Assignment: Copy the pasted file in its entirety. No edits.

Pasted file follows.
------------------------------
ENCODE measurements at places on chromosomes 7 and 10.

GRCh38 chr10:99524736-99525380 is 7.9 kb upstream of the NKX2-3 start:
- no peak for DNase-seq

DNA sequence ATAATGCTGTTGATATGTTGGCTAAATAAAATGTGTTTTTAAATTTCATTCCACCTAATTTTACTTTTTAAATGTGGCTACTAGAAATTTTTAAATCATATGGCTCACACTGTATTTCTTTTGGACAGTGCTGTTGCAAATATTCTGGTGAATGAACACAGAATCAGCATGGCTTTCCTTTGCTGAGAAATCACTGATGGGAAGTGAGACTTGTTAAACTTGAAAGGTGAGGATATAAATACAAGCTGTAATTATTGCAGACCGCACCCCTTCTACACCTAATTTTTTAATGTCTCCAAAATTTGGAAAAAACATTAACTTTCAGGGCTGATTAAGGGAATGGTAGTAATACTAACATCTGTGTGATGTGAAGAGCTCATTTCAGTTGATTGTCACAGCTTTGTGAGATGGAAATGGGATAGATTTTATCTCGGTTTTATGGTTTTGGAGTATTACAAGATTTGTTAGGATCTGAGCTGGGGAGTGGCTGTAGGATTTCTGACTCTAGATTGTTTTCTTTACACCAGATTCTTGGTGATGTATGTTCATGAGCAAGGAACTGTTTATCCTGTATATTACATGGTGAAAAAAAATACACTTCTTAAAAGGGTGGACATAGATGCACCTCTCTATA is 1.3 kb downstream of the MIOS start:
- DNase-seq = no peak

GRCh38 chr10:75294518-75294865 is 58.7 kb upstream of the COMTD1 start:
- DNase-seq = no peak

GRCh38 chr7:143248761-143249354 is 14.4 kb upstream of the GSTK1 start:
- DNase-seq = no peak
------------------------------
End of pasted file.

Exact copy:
ENCODE measurements at places on chromosomes 7 and 10.

GRCh38 chr10:99524736-99525380 is 7.9 kb upstream of the NKX2-3 start:
- no peak for DNase-seq

DNA sequence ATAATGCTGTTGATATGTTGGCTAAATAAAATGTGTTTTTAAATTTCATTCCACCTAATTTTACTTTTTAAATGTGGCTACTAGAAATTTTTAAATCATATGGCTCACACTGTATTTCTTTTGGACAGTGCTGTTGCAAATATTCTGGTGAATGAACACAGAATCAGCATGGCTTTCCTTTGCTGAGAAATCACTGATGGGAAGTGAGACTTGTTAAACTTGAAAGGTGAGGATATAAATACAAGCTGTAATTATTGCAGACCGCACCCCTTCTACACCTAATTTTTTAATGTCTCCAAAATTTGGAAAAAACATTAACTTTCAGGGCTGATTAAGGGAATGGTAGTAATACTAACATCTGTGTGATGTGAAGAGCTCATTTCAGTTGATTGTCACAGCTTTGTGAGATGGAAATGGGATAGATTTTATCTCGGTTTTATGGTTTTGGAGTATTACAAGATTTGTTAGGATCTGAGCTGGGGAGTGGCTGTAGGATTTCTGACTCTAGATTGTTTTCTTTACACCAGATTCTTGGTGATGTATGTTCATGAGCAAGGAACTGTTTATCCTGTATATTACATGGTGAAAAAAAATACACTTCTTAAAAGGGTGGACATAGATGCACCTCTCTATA is 1.3 kb downstream of the MIOS start:
- DNase-seq = no peak

GRCh38 chr10:75294518-75294865 is 58.7 kb upstream of the COMTD1 start:
- DNase-seq = no peak

GRCh38 chr7:143248761-143249354 is 14.4 kb upstream of the GSTK1 start:
- DNase-seq = no peak